Horseplayer Jeff O’Reilly was the only participant out of 211 entrants to correctly select 16 of 19 “props” in the Thoroughbred Idea Foundation’s (TIF) Belmont Day Challenge. As a result, the Pennsylvania resident won the chance to direct $1,000 to the racing-related 501(c)(3) charity of his choice – the Permanently Disabled Jockeys Fund.
The TIF Belmont Day Challenge was designed to better familiarize racing stakeholders with a future that could include fixed-odds bets and proposition-style wagers on horse racing. With a lower takeout and a style that is much more familiar to mainstream bettors, TIF believes racing must embrace a new way forward which includes fixed-odds betting. To learn more about the topic, read our white paper “Horse Racing and ‘Legal’ Sports Betting.”
“In order to stay competitive and not fall by the wayside, I think it is necessary for racing to be involved in this arena given the widespread legalization of sports betting,” said O’Reilly. “With the very legitimate issue of high takeout not being addressed year after year, this could be one way for horse racing to diversify itself and continue to try and grow its base.”
Ten players were correct on 15 of 19 props, forcing the tiebreaker into action. Entrants were asked to identify the total of the win, place and show pools for the Belmont Stakes. With a guess of $21 million, horseplayer and owner (Final Furlong Racing Stable) Kevin McIntyre of New York claimed second while racing fan and bettor Jim Sweet, also of New York, guessed $22 million and finished third as a result.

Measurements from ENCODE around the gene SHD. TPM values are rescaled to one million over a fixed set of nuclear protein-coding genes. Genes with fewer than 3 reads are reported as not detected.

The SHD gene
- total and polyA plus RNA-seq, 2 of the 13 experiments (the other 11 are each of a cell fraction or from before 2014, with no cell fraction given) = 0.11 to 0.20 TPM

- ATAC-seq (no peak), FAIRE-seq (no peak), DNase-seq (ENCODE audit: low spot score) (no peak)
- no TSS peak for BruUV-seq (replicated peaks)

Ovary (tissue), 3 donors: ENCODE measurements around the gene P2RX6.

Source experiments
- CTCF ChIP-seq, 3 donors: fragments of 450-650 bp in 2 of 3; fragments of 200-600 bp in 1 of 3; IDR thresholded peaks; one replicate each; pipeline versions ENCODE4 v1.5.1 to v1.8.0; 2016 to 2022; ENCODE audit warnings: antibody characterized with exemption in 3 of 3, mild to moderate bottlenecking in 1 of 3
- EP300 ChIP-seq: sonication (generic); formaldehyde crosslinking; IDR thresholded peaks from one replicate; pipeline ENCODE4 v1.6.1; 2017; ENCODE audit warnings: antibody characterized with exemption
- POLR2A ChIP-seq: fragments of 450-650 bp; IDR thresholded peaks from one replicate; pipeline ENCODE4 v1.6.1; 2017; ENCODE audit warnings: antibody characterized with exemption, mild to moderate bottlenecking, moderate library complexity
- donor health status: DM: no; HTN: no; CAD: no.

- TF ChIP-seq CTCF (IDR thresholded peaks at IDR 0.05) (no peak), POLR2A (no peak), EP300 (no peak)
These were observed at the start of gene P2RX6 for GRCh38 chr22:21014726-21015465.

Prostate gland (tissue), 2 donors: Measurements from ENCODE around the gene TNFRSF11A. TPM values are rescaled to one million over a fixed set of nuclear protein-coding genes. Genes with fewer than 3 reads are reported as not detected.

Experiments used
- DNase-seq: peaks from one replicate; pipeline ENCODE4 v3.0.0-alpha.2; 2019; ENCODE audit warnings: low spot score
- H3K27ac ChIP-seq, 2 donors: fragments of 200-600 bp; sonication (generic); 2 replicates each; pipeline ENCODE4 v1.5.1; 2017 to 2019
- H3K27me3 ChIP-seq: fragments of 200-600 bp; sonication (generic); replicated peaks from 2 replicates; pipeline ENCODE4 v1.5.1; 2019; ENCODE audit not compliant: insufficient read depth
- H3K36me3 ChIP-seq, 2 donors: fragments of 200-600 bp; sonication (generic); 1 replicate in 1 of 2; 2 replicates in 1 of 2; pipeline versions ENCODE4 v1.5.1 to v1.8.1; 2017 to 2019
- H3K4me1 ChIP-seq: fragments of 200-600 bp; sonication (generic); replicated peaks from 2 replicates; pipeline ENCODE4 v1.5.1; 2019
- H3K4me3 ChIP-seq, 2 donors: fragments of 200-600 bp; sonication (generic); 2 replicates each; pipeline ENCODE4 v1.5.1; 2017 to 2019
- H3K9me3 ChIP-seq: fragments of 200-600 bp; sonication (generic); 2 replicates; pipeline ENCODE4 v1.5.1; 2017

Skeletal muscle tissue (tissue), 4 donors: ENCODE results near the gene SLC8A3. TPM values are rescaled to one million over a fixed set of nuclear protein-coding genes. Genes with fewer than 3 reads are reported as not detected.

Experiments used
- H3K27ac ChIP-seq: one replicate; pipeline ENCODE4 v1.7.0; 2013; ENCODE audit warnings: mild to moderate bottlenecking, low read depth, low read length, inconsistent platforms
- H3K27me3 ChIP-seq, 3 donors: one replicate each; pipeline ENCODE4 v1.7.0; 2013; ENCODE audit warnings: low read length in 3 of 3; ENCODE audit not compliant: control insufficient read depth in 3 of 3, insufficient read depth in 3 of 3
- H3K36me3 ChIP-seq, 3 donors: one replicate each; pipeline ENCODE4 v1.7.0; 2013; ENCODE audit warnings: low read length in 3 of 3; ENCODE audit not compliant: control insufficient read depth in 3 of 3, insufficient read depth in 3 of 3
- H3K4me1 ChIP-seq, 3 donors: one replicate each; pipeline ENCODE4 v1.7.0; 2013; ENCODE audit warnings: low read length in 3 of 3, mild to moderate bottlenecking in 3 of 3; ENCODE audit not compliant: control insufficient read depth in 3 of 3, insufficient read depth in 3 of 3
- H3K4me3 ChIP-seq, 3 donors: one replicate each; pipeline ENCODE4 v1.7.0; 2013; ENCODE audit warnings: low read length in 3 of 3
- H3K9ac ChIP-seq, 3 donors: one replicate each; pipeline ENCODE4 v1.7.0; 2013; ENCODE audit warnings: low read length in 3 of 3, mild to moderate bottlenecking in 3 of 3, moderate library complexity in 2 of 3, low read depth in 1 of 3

Next best in the tiebreaker was horseplayer and handicapping contest regular Paul Weizer of Massachusetts who predicted the pool total to a precise $22,702,815. The total win, place and show pool was $17,352,418.
Both McIntyre and Sweet opted for donations to be directed to Old Friends at Cabin Creek, the Bobby Frankel Division of the legendary racehorse retirement home, based in Saratoga County, New York.
The Permanently Disabled Jockeys Fund “provides financial assistance to thoroughbred and quarter horse riders who suffered catastrophic on-track injuries.” To learn more and donate, visit their website.
Old Friends at Cabin Creek “provides dignified retirement for all racehorses, but known and unknown. Completely staffed by volunteers and run entirely on donations, our goal is to provide a natural, nurturing forever home to retired racehorses, and offer the public an up-close and personal experience with our thoroughbred horses.” To learn more and donate, visit their website.